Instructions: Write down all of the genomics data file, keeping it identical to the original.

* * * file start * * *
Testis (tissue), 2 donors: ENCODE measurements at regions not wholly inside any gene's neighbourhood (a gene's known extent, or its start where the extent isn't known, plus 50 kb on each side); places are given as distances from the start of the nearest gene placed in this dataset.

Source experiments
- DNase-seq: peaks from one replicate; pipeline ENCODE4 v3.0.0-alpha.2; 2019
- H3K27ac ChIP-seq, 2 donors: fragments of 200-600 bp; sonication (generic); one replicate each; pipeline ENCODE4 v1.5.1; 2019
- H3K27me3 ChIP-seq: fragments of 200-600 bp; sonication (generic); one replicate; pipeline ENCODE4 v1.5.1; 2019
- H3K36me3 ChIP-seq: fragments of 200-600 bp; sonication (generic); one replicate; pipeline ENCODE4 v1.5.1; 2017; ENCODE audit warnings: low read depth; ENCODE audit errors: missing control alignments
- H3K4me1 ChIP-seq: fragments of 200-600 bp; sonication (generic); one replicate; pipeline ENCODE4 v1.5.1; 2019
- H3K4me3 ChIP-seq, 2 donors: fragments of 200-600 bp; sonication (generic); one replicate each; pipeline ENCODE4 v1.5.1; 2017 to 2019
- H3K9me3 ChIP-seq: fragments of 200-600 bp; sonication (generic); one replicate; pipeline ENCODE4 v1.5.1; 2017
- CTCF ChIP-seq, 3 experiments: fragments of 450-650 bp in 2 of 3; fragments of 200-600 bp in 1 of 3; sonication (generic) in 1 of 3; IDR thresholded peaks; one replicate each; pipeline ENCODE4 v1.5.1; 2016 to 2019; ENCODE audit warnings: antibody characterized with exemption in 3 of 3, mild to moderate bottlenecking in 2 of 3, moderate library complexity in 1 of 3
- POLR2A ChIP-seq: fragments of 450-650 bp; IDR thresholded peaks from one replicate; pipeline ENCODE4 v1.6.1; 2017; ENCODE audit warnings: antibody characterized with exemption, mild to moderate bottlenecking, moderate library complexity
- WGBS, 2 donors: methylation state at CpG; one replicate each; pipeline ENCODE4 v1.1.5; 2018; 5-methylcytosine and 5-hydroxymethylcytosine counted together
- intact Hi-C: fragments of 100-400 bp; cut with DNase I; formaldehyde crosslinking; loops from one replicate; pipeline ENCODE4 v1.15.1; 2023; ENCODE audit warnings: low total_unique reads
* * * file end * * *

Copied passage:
Testis (tissue), 2 donors: ENCODE measurements at regions not wholly inside any gene's neighbourhood (a gene's known extent, or its start where the extent isn't known, plus 50 kb on each side); places are given as distances from the start of the nearest gene placed in this dataset.

Source experiments
- DNase-seq: peaks from one replicate; pipeline ENCODE4 v3.0.0-alpha.2; 2019
- H3K27ac ChIP-seq, 2 donors: fragments of 200-600 bp; sonication (generic); one replicate each; pipeline ENCODE4 v1.5.1; 2019
- H3K27me3 ChIP-seq: fragments of 200-600 bp; sonication (generic); one replicate; pipeline ENCODE4 v1.5.1; 2019
- H3K36me3 ChIP-seq: fragments of 200-600 bp; sonication (generic); one replicate; pipeline ENCODE4 v1.5.1; 2017; ENCODE audit warnings: low read depth; ENCODE audit errors: missing control alignments
- H3K4me1 ChIP-seq: fragments of 200-600 bp; sonication (generic); one replicate; pipeline ENCODE4 v1.5.1; 2019
- H3K4me3 ChIP-seq, 2 donors: fragments of 200-600 bp; sonication (generic); one replicate each; pipeline ENCODE4 v1.5.1; 2017 to 2019
- H3K9me3 ChIP-seq: fragments of 200-600 bp; sonication (generic); one replicate; pipeline ENCODE4 v1.5.1; 2017
- CTCF ChIP-seq, 3 experiments: fragments of 450-650 bp in 2 of 3; fragments of 200-600 bp in 1 of 3; sonication (generic) in 1 of 3; IDR thresholded peaks; one replicate each; pipeline ENCODE4 v1.5.1; 2016 to 2019; ENCODE audit warnings: antibody characterized with exemption in 3 of 3, mild to moderate bottlenecking in 2 of 3, moderate library complexity in 1 of 3
- POLR2A ChIP-seq: fragments of 450-650 bp; IDR thresholded peaks from one replicate; pipeline ENCODE4 v1.6.1; 2017; ENCODE audit warnings: antibody characterized with exemption, mild to moderate bottlenecking, moderate library complexity
- WGBS, 2 donors: methylation state at CpG; one replicate each; pipeline ENCODE4 v1.1.5; 2018; 5-methylcytosine and 5-hydroxymethylcytosine counted together
- intact Hi-C: fragments of 100-400 bp; cut with DNase I; formaldehyde crosslinking; loops from one replicate; pipeline ENCODE4 v1.15.1; 2023; ENCODE audit warnings: low total_unique reads